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Common Genomics Tools

Bioinformatics programmers rely on a growing array of tools written by research scientists. These tools were developed for diverse purposes and were written in different languages. The tools run at different levels of efficiency and differ in reliability. Over time the community of bioinformaticians have built up resources to identify the best packages and handle any quirks or deficiencies they may have. Online resources like GitHub, StackOverflow, and Biostars answer questions and offer community support. Further, developers have provided new tools and methods to ease common problems.

A common problem is installation and dependency conflicts. While there is no perfect system for coordinating the installation of software, Bioconda comes close. Bioconda is a channel of bioinformatics software "recipes" that can be built into conda packages. conda is a package manager that is language and platform independent and is designed to simplify the distribution, installation and management of software packages into stand-alone virtual environments that ensure no version or dependency conflicts. conda helps end users easily install packages from other repositories, such as pip, CRAN, CPAN, and Bioconductor. We strongly recommend the use of conda and bioconda, since they are emerging as the modern way to install and utilize genomics tools.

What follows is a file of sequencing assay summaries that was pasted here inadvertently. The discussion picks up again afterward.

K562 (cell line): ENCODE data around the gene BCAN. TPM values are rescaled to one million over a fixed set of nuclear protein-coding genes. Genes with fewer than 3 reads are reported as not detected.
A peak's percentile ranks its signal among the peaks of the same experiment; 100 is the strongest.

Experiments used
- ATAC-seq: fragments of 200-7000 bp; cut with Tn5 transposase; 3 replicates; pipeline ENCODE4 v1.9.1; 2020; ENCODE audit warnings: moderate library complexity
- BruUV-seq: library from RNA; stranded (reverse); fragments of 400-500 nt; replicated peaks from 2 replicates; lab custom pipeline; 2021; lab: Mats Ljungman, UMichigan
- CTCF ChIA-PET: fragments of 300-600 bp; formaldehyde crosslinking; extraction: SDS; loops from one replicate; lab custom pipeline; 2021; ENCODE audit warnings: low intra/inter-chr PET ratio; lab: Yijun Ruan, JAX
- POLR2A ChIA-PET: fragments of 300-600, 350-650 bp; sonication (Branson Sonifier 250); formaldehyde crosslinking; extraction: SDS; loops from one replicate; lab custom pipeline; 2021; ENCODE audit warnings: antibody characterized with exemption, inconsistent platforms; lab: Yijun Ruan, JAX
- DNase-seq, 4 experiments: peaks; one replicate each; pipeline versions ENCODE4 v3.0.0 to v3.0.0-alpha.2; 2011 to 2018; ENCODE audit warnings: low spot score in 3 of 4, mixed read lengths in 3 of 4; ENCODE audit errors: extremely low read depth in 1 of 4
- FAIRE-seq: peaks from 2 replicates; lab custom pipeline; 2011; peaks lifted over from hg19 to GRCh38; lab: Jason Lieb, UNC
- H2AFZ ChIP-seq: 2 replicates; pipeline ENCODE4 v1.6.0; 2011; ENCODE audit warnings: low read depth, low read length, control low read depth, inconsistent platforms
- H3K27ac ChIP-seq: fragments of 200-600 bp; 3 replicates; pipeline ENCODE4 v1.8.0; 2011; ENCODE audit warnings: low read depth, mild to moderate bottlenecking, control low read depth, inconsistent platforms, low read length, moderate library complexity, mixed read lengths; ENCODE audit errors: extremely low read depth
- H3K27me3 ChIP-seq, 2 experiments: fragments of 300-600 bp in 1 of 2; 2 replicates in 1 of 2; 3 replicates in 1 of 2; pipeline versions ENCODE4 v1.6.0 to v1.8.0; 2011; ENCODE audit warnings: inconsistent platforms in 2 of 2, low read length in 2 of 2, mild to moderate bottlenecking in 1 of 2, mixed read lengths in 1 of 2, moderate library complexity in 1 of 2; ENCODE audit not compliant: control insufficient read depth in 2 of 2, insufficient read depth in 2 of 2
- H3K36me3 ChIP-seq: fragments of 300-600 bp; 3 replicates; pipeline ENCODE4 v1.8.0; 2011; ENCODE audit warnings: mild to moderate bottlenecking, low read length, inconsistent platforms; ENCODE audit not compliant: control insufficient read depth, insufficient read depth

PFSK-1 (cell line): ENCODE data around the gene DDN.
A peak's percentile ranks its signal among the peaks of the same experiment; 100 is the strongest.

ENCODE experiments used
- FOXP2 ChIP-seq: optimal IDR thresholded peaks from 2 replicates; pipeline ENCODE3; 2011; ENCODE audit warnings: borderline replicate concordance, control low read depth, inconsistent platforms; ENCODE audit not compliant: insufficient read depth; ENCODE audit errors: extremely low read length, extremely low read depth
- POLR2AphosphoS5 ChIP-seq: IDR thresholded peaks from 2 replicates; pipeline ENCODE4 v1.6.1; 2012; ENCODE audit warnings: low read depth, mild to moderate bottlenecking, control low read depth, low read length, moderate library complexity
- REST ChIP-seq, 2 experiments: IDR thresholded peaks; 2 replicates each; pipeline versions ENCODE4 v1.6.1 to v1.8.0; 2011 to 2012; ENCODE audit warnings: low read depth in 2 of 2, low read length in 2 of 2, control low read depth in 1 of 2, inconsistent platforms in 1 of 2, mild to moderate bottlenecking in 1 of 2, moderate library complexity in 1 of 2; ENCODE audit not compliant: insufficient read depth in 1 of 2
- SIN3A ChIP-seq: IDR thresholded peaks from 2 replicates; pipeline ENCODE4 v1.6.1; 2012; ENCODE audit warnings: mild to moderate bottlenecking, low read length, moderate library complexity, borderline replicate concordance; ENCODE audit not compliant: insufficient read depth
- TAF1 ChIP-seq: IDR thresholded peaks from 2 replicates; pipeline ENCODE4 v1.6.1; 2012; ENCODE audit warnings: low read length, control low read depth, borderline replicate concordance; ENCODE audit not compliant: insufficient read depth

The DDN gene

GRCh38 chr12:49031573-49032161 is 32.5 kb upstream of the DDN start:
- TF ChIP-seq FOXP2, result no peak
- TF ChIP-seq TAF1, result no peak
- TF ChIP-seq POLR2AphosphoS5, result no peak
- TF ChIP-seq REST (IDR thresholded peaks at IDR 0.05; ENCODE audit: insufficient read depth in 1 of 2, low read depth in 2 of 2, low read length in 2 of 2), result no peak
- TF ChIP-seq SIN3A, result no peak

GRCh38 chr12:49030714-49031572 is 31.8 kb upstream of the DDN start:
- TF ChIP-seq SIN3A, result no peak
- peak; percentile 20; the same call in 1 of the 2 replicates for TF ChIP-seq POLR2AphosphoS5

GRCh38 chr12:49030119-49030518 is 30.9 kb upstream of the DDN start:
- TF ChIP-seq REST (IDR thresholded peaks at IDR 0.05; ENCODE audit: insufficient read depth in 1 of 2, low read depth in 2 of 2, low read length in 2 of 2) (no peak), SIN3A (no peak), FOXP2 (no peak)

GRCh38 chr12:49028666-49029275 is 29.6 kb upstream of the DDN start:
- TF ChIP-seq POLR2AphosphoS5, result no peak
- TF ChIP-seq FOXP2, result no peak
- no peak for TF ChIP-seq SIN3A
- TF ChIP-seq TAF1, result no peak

Common Tools, Packages, & Ecosystems

There exist thousands of tools utilized in bioinformatics and genomics. Some are very esoteric and used only by a few researchers. Others are much more ubiquitous. For some tasks, there may be dozens of options; for others, there may be only one. The following is a list of common tools that are used extensively and well-regarded as reliable, organized by generic types of tasks. This list provides only a starting point to learn about common tools.

Sequence Alignment

One of the earliest challenges of genomics was the task of sequence alignment. Sequence alignment at its most basic looks for similarity between two or more sequences. This is done in a high-throughput manner with tens of millions of reads in next-gen sequencing assays such as exome-seq, RNA-seq, ChIP-seq, and more.

ToolDescriptionUse Cases